Veľký Ruskov: 1773 Nagy-Ruszka, Ruskow, 1786 Nagy-Ruska, Welký Ruskow, 1808 Nagy-Ruszka, Welké Ruskowce, 1863–1913 Nagyruszka, 1920 Ruskovce, 1927 Veľký Ruskov, Velikij Ruskov, 1936–1964 Veľký Ruskov
The website also lists the top 100 surnames (using various ethnic spellings) from the 2005 phone book, which includes:
Capik, Czapik, Csapik, Capik, Czapik, Csapik, Capik, Czapik, Csapik
As noted at the website, Nový Ruskov has merged with Veľký Ruskov and in 2005 only had a population of 637 people. It is a very small village, to say the least. Given how small this village is, it seems very reasonable that Elizabeth Cipek/Capek, her father Michael and her son Michael were all from the Slovakian village of Nový Ruskov – Veľký Ruskov.
I was able to translate a few versions of the village name and what I found was Nový Ruskov (Nagyruska) means “New Russia”, while Veľký Ruskov means “Great Russia”. So there is clearly not just a Slovakian heritage, but also possibly Russian.
Nový Ruskov-Veľký Ruskov can be found in the Zemplin County of Slovakia:
Zemplén (Hungarian: Zemplén, Slovak: Zemplín, German: Semplin, Latin: Zemplinum) was an administrative county (comitatus) of the Kingdom of Hungary. Its territory is now situated in eastern Slovakia under the name of Zemplín. Most of the county’s territory is in Slovakia except the southern portions of the county, that are in Hungary, in Borsod-Abaúj-Zemplén County.
I was able to find a 1910 map of Zemplin County and – after finding Nový Ruskov – Veľký Ruskov using Google Earth – was able to locate the village shown by the green arrow just northwest of Trebišov (which was called Tőketerebes from 1873–1913 and is so depicted on this map). Click image to enlarge:
Here is the Google Earth map of Nový Ruskov – Veľký Ruskov in Slovakia today (blue box with white X upper right):
Here is a view of Nový Ruskov – Veľký Ruskov (top blue box with white X) in Slovakia and Rescita in Romania (bottom blue box with white X) where my grandfather’s family was from).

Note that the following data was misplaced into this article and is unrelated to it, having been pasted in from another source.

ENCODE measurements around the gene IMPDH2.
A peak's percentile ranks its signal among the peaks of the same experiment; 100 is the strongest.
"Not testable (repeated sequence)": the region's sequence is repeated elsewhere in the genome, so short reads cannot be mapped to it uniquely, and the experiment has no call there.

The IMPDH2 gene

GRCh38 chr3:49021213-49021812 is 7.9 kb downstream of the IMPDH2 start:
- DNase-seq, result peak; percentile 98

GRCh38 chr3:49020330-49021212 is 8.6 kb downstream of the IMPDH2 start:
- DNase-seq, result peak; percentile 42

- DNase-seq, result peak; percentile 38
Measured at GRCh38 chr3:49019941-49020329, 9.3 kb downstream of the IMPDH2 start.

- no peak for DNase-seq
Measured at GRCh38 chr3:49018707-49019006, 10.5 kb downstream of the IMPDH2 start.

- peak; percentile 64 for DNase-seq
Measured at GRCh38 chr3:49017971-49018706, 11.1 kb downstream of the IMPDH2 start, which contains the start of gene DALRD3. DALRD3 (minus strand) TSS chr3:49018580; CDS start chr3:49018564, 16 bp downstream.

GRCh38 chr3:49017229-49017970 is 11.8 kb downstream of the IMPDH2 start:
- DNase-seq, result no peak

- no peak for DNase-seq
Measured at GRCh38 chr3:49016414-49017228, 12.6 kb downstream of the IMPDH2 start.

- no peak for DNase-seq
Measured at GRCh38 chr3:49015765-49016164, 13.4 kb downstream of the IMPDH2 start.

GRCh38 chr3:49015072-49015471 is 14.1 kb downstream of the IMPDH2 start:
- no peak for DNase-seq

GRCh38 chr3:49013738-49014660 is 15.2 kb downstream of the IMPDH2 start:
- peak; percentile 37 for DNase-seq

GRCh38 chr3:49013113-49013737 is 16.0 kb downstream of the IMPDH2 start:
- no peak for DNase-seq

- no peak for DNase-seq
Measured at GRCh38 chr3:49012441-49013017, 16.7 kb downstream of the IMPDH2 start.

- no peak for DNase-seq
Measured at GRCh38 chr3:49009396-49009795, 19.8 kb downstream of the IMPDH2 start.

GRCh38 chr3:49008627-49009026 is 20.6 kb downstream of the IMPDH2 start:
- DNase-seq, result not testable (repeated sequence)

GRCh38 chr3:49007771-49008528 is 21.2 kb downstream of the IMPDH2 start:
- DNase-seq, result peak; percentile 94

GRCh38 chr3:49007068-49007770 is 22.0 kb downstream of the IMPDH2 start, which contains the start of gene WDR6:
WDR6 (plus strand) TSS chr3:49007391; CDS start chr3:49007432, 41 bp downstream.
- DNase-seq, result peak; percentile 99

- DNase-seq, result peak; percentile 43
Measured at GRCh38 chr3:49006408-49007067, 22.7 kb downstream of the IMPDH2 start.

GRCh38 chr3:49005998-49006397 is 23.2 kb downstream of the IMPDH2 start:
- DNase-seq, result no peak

And here is the same view zoomed out to give a better perspective.
Elizabeth Cipek/Capek immigrated to the US in a different year from her husband Andy Nemec. So there is no reason to believe the Nemecs are from the same area. They will hopefully be the topic of another post, but here is where that story begins. It is with my grandmother’s birth certificate from 1902 in Cleveland, Ohio.
Here both Andy Nemec and Elizabeth Cipek list their “nativity” as “Ungarn”. Ungarn is German for “Hungary”. However, there is also an Ung County in Slovakia, adjacent to Zemplin County to the east. And one of its subdivisions is called Ungvár:
The city gets its name from the Uzh River, which divides the city into two parts (the old and new sections), while horod (город) is Rusyn for city, coming from Old Slavonicgrad (градъ). However, this name is a recent construct, and has been used only since the beginning of the 20th century. Before then, the city was known as Ungvár, also spelled Ongvár, Hungvár, and Unguyvar, a name derived from Ung, the Hungarian name for the Uzh (as well as the surrounding county) and vár, meaning castle, fort.
The greatest influence on Uzhhorod among the political events of the 19th century was made by the Hungarian Revolution of 1848-1849, during which the native Hungarian nobility sought both get free of the Austrian Empire and to assert their right to dominate all other peoples of Hungary. 27 March 1848 was officially celebrated in the city as the overthrow of the monarchy in Hungary.
It is possible that the Nemecs were from the same general region, but I have nothing but conjecture and the fact that Andy and Elizabeth found each other in Ohio and were married. In those days, being from the same European heritage was the basis of many marriages for new immigrants. Hopefully more hints will come forth.
Here is the lineage from Elizabeth Cipek’s father Michael to me for context.